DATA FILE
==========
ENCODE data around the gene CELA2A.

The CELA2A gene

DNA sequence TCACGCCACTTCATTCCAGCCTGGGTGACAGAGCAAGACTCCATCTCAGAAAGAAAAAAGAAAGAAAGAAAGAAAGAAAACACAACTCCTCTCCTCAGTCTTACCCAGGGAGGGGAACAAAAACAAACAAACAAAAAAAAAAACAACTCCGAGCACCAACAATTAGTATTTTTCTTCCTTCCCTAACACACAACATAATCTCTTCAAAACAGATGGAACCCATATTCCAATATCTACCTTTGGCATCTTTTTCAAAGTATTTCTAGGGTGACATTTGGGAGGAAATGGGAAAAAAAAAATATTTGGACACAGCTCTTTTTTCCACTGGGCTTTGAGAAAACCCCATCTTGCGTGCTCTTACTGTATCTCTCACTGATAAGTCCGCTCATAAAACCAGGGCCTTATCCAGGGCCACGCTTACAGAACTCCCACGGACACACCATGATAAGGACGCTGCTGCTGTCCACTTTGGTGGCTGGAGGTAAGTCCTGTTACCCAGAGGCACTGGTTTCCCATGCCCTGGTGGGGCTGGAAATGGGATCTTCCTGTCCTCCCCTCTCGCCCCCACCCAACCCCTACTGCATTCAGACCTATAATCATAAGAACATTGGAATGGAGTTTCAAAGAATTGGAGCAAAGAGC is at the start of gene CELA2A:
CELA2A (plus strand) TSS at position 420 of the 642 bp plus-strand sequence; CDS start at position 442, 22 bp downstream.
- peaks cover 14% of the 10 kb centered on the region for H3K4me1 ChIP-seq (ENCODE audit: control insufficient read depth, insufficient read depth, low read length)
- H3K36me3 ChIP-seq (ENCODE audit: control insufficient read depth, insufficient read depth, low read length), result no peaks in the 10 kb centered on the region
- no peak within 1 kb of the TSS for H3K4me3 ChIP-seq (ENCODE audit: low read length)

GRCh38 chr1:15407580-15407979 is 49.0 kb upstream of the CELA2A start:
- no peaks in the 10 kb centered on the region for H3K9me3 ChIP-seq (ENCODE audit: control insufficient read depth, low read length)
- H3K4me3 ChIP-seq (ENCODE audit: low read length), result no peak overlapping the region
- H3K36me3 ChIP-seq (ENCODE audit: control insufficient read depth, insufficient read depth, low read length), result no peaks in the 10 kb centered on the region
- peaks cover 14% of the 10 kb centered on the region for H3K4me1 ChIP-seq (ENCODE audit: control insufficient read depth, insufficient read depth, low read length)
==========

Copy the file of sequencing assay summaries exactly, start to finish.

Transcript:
ENCODE data around the gene CELA2A.

The CELA2A gene

DNA sequence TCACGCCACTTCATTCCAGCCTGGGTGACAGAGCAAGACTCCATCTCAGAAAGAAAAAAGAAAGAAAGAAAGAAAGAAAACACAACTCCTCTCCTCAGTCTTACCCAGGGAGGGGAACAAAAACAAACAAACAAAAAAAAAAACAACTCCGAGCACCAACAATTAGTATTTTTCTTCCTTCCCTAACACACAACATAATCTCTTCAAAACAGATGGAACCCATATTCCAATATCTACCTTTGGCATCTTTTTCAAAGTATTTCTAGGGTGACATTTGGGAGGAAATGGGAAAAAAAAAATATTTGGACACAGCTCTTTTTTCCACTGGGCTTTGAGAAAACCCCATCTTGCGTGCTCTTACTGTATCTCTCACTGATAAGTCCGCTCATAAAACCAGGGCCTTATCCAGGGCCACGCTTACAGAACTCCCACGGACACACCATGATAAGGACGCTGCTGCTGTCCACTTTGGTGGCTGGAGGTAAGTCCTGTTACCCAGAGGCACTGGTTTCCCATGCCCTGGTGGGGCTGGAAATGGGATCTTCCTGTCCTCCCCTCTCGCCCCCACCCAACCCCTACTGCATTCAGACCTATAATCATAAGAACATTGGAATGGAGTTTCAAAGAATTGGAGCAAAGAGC is at the start of gene CELA2A:
CELA2A (plus strand) TSS at position 420 of the 642 bp plus-strand sequence; CDS start at position 442, 22 bp downstream.
- peaks cover 14% of the 10 kb centered on the region for H3K4me1 ChIP-seq (ENCODE audit: control insufficient read depth, insufficient read depth, low read length)
- H3K36me3 ChIP-seq (ENCODE audit: control insufficient read depth, insufficient read depth, low read length), result no peaks in the 10 kb centered on the region
- no peak within 1 kb of the TSS for H3K4me3 ChIP-seq (ENCODE audit: low read length)

GRCh38 chr1:15407580-15407979 is 49.0 kb upstream of the CELA2A start:
- no peaks in the 10 kb centered on the region for H3K9me3 ChIP-seq (ENCODE audit: control insufficient read depth, low read length)
- H3K4me3 ChIP-seq (ENCODE audit: low read length), result no peak overlapping the region
- H3K36me3 ChIP-seq (ENCODE audit: control insufficient read depth, insufficient read depth, low read length), result no peaks in the 10 kb centered on the region
- peaks cover 14% of the 10 kb centered on the region for H3K4me1 ChIP-seq (ENCODE audit: control insufficient read depth, insufficient read depth, low read length)